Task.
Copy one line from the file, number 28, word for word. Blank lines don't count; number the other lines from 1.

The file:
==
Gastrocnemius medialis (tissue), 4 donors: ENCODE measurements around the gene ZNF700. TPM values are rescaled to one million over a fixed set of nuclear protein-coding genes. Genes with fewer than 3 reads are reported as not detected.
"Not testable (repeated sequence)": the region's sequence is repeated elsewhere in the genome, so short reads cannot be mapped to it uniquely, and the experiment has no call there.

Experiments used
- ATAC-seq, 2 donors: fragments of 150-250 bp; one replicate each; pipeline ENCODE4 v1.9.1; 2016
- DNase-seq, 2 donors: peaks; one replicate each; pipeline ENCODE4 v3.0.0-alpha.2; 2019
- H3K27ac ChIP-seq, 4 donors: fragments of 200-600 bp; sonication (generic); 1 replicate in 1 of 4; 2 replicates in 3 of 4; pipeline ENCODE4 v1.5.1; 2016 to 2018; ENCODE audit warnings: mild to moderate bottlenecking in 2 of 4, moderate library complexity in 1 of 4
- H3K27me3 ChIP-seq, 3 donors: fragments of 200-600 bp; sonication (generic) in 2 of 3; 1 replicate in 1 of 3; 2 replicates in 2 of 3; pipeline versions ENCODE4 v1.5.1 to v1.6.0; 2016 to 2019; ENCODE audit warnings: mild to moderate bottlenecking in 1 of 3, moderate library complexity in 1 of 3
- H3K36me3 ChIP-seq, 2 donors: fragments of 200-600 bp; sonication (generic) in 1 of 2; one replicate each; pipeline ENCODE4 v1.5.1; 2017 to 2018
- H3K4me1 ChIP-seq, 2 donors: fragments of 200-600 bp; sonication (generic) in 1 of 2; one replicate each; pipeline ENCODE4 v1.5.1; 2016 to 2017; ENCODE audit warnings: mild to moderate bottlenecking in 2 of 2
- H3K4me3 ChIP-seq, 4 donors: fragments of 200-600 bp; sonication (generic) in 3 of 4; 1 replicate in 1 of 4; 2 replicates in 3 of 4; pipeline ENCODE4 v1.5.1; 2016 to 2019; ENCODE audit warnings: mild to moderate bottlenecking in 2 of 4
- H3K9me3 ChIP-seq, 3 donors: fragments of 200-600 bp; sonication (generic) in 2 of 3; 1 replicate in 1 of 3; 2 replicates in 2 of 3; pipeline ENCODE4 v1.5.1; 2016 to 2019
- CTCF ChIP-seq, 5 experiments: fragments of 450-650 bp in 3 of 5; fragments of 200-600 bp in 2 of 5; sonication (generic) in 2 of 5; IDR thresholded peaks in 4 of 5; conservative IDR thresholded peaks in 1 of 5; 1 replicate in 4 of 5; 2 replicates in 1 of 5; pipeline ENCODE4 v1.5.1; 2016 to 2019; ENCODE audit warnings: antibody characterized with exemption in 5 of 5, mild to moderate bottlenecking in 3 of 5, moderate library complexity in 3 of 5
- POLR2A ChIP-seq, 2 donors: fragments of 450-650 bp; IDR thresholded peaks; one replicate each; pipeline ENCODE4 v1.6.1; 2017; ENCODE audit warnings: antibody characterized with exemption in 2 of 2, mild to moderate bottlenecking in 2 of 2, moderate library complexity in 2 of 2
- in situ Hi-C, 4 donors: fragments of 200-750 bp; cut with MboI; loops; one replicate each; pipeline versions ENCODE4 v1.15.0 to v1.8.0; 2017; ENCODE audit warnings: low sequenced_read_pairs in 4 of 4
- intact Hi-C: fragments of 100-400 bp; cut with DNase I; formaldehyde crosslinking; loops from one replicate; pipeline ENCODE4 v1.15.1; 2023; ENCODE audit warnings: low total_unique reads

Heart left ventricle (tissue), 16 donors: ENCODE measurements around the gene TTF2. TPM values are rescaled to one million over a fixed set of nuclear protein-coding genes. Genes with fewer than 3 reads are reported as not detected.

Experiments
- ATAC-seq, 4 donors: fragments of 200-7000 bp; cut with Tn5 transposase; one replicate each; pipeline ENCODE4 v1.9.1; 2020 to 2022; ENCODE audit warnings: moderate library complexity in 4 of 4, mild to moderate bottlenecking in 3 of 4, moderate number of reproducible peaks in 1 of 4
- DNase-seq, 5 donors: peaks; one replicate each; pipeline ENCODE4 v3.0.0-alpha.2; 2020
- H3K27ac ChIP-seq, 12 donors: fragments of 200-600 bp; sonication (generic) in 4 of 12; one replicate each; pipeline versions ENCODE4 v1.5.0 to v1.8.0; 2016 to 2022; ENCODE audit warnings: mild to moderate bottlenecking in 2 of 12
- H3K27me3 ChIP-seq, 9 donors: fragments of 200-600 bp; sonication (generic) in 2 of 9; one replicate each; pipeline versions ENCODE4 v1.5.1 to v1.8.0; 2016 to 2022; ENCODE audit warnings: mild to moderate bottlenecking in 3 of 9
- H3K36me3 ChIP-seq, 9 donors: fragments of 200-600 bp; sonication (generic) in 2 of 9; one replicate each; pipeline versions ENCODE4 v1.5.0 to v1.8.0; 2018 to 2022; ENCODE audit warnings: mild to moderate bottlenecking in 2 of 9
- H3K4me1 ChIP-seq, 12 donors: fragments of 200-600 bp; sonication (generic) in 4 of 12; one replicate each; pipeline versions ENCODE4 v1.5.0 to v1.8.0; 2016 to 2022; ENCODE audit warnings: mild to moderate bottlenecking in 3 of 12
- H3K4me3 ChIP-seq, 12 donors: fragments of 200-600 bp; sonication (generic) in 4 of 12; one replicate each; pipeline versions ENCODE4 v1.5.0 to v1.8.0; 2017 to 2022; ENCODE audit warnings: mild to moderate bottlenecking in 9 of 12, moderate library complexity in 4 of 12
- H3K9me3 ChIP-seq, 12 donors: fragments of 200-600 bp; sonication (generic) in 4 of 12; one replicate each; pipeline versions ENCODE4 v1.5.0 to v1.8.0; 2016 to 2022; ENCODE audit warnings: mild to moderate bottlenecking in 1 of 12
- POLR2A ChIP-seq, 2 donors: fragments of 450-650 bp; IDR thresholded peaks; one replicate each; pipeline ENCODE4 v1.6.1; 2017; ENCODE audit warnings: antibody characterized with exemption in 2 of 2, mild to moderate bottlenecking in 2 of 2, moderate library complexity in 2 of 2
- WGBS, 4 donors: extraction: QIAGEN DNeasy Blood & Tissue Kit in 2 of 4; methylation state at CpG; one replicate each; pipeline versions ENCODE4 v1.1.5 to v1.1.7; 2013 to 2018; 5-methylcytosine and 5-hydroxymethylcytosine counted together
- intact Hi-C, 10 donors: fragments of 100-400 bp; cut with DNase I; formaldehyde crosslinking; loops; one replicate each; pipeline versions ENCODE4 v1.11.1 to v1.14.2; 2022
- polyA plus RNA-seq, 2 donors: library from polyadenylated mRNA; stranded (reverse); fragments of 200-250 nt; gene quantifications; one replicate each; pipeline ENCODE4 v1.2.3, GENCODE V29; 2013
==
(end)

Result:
- intact Hi-C, 10 donors: fragments of 100-400 bp; cut with DNase I; formaldehyde crosslinking; loops; one replicate each; pipeline versions ENCODE4 v1.11.1 to v1.14.2; 2022